Anxiety and anorexia are incredibly private, personal conditions to try and fight but, unfortunately, your progress can also be massively effected by other peoples’ attitudes.
I know that one of the hardest things I’ve battled during recovery is dealing with other peoples’ comments. When someone says something about my eating, whether its about me having a large portion or maybe how I cut my food up into tiny pieces, it instantly makes me feel embarrassed, guilty, wrong and essentially just rubbish. Even sometimes when your loved ones say something like ‘you’re definitely putting on weight’ or ‘I’m glad you’re eating so much’ it makes me feel even worse, because my brain has been stuck in the mode that putting on weight and eating is bad for so long.
I have been testing out various strategies to cope with this, and what I’ve learnt is that you have to try and re-frame your mental attitude to other peoples’ comments. Don’t assume that what they’re saying is a criticism and don’t automatically take it as a direct attack on you. Most of the time they probably didn’t mean to aim it negatively at you and you are probably over thinking it, because of the way anorexia has conditioned your mind.
I have recently been challenging myself to stand up to other people’s comments in small ways, and it has massively increased my confidence. So when somebody says ‘Wow, you’re eating a lot’ I have replied ‘Yes, I really like this food’ or if they’ve said ‘are you really going to eat all that?’ then I’ve said ‘It’s a good thing for me to eat this, I’m really enjoying it’. Whatever I say back I try and include something positive about myself, my food or preferably both and it has made me feel so much more secure and confident in what I’m doing.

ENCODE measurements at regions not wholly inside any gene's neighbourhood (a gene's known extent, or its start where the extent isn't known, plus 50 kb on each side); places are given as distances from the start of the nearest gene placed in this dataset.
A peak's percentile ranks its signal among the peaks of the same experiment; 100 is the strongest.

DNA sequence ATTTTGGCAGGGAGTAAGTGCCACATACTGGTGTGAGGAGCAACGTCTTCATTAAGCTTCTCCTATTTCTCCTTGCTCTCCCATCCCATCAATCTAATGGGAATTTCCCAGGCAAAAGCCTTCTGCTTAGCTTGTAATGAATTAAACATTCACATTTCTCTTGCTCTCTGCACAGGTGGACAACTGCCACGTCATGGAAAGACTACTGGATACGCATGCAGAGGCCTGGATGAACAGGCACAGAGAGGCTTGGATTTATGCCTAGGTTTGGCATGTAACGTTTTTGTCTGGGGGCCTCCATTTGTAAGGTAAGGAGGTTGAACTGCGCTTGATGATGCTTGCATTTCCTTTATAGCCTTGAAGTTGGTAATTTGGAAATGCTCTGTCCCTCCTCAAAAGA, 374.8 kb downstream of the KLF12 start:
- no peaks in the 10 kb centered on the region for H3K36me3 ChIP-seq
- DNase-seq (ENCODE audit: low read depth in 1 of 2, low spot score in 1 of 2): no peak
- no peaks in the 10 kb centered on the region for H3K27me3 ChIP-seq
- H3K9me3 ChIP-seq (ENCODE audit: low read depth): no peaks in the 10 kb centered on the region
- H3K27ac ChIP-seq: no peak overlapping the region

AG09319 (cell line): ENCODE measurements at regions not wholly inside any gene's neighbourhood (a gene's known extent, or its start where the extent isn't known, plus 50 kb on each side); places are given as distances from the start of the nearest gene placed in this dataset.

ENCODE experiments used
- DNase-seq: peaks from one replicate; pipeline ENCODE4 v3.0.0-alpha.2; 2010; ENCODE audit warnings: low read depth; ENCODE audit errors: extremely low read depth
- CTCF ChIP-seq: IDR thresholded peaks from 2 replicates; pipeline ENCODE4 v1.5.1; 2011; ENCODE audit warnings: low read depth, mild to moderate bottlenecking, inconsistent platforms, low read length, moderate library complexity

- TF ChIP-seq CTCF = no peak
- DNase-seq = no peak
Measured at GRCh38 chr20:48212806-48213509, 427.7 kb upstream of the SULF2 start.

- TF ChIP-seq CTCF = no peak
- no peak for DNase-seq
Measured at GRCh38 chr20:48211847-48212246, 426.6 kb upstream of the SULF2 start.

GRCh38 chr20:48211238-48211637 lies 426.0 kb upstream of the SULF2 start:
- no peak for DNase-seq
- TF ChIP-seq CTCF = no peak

Of course all this depends on how strong you’re feeling. I know that I ‘ve had days when I’ve been really struggling and speaking out against what other people are saying has just seemed too much and too scary. At times like this I have found that it’s best to let yourself rise above the comment than address it; take a deep breath, imagine their comment in front of you, imagine the comment flying away out of view then repeat the positive response you would have said to them to yourself.
During recovery from an eating disorder you will have so many mini battles, because food and meals are constantly going to re-occur. Take a confident stance and believe in what you’re doing, you want to get stronger and healthier and happier. Other people may not always understand what you need to do so stay calm but fight back against them if they are saying something that could potentially damage your progress.
Dealing with other peoples comments is such a difficult battle, but it is the only way that you will eventually be able to destroy the negative voices and opinions embedded in your own head. I have let a fear of what other people will think or say hold me back from committing to recovery for too long. I am now starting to realise that I am my own person, I am strong and the only person I need to listen to during this process is myself. Fight other peoples’ negative comments, believe in what you’re doing, you’re doing the right, natural, healthy thing for you and your body 🙂 xx